Next question from Jegga. Yega, Jegga? I don't know, I'm sorry. Jegga or Yega asked. “How do we use conjunctions like ‘which,’ ‘that,’ ‘who,’ ‘what’ in the middle of a sentence. Please, explain.” Perhaps, this question is about relative pronoun. “Which,” “who” and “that” are examples of relative pronouns. We use relative pronouns at the beginning of a relative clause. We use “which” and “that” for objects. We use “who” for people and we can use “that” for people, as well, though, it sounds a little more casual. “My teacher, who is from America, has brown hair.” So, I use “who” at the beginning of that relative clause, “who is from America.” “My teacher, who's from America, has brown hair.” “This phone, which is an iPhone, is useful.” In this sentence, I'm talking about my iPhone so I use a relative pronoun for objects, “which.” So, “which” comes at the beginning of that relative clause, it shows I'm adding information. “This phone, which is an iPhone, is useful.” So, “which is an iPhone,” is the extra information in that sentence. I used a relative pronoun to show, to kind of mark the start of that. This is just a very quick introduction to relative pronouns. Maybe I can make a whiteboard video about these in the future.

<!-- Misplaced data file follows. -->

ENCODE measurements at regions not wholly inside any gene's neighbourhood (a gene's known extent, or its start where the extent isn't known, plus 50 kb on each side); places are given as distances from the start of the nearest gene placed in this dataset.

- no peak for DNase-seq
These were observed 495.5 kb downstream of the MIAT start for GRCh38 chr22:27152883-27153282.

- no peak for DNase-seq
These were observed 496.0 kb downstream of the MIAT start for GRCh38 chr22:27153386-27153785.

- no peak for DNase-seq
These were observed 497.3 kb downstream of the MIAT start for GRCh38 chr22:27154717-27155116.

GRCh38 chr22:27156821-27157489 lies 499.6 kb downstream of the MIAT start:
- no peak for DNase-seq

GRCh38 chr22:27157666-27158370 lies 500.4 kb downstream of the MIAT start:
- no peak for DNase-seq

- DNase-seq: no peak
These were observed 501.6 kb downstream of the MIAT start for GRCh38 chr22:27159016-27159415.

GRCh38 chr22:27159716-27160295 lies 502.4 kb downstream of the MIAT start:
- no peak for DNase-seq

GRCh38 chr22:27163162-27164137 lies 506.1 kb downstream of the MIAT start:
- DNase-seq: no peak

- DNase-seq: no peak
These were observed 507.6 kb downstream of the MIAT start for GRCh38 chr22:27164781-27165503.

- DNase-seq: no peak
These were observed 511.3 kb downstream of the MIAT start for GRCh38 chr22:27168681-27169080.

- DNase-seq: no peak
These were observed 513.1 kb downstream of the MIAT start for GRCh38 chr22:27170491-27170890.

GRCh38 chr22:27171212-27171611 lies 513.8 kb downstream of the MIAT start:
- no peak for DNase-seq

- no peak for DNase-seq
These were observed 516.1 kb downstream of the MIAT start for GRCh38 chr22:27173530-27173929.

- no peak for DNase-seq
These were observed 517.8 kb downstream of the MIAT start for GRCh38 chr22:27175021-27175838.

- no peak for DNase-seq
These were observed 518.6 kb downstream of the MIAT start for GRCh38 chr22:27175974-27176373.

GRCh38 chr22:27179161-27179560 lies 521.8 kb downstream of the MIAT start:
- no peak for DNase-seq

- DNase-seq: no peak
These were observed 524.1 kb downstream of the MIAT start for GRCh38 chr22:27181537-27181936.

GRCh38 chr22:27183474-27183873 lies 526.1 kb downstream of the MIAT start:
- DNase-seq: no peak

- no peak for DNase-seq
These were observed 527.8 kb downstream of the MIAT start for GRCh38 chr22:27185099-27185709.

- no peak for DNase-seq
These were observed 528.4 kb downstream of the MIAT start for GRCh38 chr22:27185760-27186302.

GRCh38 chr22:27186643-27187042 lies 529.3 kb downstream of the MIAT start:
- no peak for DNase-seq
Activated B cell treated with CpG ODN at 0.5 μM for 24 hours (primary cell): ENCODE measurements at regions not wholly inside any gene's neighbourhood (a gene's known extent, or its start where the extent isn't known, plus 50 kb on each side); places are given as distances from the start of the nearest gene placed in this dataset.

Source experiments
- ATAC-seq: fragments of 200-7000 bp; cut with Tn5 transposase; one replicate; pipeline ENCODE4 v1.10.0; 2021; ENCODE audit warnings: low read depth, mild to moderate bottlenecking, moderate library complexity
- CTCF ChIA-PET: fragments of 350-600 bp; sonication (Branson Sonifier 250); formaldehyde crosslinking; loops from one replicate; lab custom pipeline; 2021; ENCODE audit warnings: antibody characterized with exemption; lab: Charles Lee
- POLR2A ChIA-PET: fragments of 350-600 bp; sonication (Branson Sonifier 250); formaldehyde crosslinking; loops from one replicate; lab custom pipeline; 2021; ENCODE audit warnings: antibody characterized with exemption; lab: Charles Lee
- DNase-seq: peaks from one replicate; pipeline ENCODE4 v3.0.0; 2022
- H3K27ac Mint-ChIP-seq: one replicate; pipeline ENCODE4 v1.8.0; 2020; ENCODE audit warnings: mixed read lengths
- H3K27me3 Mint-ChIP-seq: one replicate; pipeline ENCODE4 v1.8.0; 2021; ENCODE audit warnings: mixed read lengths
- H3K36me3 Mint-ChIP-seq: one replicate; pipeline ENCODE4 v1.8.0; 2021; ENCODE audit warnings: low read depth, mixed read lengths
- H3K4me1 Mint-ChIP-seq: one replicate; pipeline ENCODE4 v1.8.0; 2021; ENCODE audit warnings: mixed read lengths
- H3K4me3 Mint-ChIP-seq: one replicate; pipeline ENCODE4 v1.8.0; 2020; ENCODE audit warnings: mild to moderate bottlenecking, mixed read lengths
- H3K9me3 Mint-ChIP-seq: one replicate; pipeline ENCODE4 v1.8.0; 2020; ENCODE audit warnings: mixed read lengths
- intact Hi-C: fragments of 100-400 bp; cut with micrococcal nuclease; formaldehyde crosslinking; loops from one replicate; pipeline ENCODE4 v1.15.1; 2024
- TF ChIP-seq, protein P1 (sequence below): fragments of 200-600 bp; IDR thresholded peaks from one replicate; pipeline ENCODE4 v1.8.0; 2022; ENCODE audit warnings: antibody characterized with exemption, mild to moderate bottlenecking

The next question is from Cheyenne. Cheyenne says, “What do ‘to nip in the bud’ and ‘by fits and starts’ mean?” “To nip in the bud” means to stop something before it begins or just as it begins. So, “to nip,” the image of “to nip” is like to cut to something, to make a small cut. And, “bud” refers to like a new flower. So, “to nip something in the bud” means to cut it when it's at the beginning stages of something like cutting a flower. So, “to nip it in the bud” means to stop something before it begins or to stop something before it becomes bigger. “By fits and starts,” or, “in fits and starts,” this expression means doing something in short bursts of activity. So, many people, for example, study in fits and starts. So, meaning, they study, study, study for maybe a couple days and then forget for a while. And then, go back to it again and then stop. So, that's something we can explain with “by fits and starts.” So, “She studied in fits and starts.” I've seen both “by” and “in” prepositions used for this expression. “By fits and starts,” “in fits and starts.” So, short bursts of activity. Hope that helps you.